AT&T PARK — Some four hours before the San Francisco Giants opened up their homestand on an unusually hot Thursday afternoon, Pablo Sandoval was out on the field, sweat dripping from his forehead, taking extra batting practice under the watchful eye of hitting coach Hensley “Bam Bam” Meulens.
Sandoval, whose second life as a Giant officially started two weeks ago, can’t stop smiling as he leans against the railing of the staircase leading into the home dugout at Third and King.
“Everything, man. Everything,” Sandoval said, beaming, when asked to explain the best part of returning to San Francisco.
“The fans. My teammates. The city,” Sandoval continued. “It’s beautiful now to be back, to spend time in the beautiful weather.”
The one-time World Series MVP, who flopped so badly with the Boston Red Sox that the team cut him loose even though he was still owed $49.5 million, is intent on capitalizing on a second chance with his first team.
After burning all but a couple of bridges during his exit in 2014, Sandoval knew his apology — to fans, teammates, club officials and Bruce Bochy, his longtime manager and surrogate father figure — would have to include more than just words.
And that’s how the idea was born.
Per the rules of MLB, the Red Sox are responsible for all but the prorated major league minimum of Sandoval’s salary.
Sandoval took that money, roughly $125,000 and donated all of it to the Giants Community Fund, which supports Junior Giants leagues and community initiatives in areas of education, health and violence prevention.
“Sometimes … you have to apologize and do everything the right way and I was trying to help some kids,” Sandoval explained. “That [was] my apology to the fans, to my teammates to help kids to enjoy the things that we do on the field.”
The donation was made in consultation with Sandoval’s family and his agents, but Panda was the one who hatched the idea.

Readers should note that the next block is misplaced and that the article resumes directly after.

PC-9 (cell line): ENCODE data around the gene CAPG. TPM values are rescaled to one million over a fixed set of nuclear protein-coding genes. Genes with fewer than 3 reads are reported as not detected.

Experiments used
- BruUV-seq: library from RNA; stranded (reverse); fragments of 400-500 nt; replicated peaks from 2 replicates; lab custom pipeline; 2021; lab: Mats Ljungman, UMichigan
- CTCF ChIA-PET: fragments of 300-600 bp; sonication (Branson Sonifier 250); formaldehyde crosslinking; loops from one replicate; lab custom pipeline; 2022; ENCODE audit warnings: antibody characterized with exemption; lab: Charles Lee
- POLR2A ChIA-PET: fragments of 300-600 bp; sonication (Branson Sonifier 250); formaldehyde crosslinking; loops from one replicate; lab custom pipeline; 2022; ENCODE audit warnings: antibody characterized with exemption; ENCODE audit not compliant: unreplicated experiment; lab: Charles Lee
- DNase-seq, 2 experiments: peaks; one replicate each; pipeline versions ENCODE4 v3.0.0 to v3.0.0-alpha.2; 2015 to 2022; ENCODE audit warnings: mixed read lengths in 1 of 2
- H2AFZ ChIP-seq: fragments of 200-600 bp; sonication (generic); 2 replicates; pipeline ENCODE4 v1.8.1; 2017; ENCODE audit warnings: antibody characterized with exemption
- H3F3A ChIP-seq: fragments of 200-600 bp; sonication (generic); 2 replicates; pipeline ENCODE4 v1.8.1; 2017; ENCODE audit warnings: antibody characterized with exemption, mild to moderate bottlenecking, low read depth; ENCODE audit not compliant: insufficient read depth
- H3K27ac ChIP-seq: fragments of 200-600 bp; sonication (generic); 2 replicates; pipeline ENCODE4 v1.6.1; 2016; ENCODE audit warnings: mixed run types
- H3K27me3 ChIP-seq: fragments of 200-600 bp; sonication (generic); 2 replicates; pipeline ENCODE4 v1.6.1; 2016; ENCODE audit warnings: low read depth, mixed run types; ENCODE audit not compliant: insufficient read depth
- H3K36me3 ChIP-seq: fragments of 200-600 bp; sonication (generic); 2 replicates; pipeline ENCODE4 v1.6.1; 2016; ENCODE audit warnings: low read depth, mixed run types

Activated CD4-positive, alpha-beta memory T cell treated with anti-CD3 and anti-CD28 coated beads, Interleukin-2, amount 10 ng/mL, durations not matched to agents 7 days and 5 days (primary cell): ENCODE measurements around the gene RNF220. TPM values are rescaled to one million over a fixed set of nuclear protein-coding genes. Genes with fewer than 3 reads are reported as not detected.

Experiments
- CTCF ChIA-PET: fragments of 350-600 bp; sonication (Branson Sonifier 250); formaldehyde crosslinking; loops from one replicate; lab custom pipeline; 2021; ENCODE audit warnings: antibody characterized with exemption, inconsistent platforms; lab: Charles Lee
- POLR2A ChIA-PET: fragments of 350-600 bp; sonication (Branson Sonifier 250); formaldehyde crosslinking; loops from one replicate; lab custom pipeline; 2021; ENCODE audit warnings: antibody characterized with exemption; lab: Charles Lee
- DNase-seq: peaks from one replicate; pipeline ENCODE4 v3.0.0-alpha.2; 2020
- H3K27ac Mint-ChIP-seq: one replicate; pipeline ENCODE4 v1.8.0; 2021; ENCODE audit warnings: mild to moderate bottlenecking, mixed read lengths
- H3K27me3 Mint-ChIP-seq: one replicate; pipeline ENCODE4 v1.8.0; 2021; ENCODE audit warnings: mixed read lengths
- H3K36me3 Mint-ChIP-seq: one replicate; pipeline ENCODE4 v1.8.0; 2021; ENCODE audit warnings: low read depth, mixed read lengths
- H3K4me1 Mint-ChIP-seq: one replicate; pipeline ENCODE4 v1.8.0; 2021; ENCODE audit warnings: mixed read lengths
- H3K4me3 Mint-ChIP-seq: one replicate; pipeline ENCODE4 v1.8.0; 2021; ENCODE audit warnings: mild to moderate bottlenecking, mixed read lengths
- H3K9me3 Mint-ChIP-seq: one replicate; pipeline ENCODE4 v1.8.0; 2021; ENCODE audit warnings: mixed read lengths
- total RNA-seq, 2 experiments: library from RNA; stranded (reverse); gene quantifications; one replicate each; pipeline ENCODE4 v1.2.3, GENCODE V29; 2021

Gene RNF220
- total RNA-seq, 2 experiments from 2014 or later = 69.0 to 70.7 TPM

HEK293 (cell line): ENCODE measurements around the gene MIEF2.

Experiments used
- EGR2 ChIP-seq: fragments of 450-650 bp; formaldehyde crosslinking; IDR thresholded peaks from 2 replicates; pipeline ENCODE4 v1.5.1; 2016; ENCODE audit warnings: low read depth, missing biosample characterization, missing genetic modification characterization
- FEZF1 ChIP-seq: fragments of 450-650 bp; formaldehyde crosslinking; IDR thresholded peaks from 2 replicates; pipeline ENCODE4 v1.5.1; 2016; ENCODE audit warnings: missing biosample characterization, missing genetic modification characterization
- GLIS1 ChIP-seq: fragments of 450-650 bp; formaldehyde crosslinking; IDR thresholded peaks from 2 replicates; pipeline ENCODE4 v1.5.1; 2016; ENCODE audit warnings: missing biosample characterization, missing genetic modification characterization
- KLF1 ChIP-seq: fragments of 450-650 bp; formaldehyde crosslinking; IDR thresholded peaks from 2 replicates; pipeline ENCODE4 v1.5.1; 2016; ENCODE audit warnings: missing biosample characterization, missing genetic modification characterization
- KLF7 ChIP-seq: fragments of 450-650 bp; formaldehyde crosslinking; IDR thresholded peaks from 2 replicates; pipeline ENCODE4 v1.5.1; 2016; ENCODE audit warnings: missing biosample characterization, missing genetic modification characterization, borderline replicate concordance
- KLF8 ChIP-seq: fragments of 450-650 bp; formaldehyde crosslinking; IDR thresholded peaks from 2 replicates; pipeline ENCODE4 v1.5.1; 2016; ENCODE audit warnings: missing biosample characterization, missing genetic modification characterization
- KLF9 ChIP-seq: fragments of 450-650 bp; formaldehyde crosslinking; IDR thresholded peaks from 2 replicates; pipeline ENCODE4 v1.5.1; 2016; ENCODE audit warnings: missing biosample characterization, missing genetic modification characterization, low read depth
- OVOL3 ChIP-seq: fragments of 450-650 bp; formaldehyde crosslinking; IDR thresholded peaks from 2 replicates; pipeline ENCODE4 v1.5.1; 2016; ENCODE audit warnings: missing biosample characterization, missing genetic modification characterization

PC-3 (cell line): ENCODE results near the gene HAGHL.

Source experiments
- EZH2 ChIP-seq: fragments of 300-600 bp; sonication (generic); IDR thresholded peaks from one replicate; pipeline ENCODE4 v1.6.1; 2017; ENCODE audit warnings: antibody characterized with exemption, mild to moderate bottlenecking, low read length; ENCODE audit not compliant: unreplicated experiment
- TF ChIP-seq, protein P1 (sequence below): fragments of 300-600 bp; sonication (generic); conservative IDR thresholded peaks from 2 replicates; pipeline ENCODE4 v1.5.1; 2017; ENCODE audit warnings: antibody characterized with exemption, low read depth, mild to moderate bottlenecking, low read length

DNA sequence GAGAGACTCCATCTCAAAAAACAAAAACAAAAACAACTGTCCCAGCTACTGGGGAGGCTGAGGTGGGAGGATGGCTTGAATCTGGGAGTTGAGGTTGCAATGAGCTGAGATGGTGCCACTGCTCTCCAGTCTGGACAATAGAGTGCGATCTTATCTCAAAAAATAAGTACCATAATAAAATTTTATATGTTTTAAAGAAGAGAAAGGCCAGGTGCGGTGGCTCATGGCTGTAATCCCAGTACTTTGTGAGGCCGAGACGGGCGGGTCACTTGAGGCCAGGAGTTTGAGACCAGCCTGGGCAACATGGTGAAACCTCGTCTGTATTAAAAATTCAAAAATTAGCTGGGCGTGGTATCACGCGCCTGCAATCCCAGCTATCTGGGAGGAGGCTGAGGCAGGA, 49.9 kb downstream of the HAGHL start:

“They needed it more than I do,” Sandoval said.
The third baseman knew he wanted to return to San Francisco as soon as the Red Sox released him. Asked what he’d have done if the door to the Giants hadn’t been open, Sandoval had to pause.
“I would have waited for another team to pick me up,” Sandoval said. “Keep working hard and preparing myself for next year. That’s what I was thinking. Thanks to God the Giants gave me an opportunity to be here.”
With a concussion sending Brandon Belt to the disabled list and shifting Ryder Jones to first base, Sandoval has seized control of the hot corner.
During the club’s recent road trip, Sandoval didn’t miss an inning, even playing both ends of the Giants’ doubleheader against the Washington Nationals.
After totaling 161 games in two-and-a-half seasons with the Red Sox, Sandoval doesn’t want anymore days off.
“It’s impressive,” Bochy said. “Now, granted, he’s missed some time. And he tells me that, ‘I’ve missed enough time. I’m good to go.’ That’s his attitude.”
Bochy likes what he’s seen out of the 31-year-old on defense and thinks his bat speed is gradually coming back, noting that Sandoval has the discipline of a confident hitter, who isn’t cheating by swinging early to chase pitches.
Sandoval, who was originally signed out of Puerto Cabello, Venezuela, in 2003 when he was 16, lights up when asked about Bochy.
“I’m always going to say, he’s a future Hall of Famer,” Sandoval said. “He’s a great manager, a great, great person and he gives you good advice to be successful.”
Sandoval badly missed Bochy’s steadying presence during his Boston tenure.
“Through the ups and downs, he wants you to be you,” Sandoval said.
“When you have ups and downs during your career, you need to have people like that to tell you the things you don’t want to hear.”
Back in the familiar clubhouse at AT&T Park, Sandoval occupies a locker on veteran’s row.
On one side, his friend Hunter Pence is one stall away. On the other is Johnny Cueto. Buster Posey and Madison Bumgarner are right across the way.
“It’s nice to be next to Hunter and Cueto,” Sandoval said. “It’s nice and Buster’s around, all the guys. But you know, being in the clubhouse is great. There’s great camaraderie. There’s a great feeling being back here and having fun with the guys.”
With the Giants spiraling through a summer of chaos, opportunity abounds. As the team begins to sketch out plans for 2018, Bochy is keeping an open mind all around the diamond — including at third base.
“It’s all going to be competitive is the way I look at it right now next year,” Bochy said. “I don’t think we have [more] than a handful of jobs that you say, ‘Okay, this is your job in spring training.’”
With the chance to play himself into a more prominent role, Sandoval isn’t worried about looking too far out on the horizon.
Instead, he’s committed to showing the young Giants the right way to play the game, taking extra batting practice and making most of his opening.
“I focus on day-to-day,” Sandoval said. “I do my job up there and try to do everything I can to win games, to help the team defensively and offensively — with whatever I can to win games.”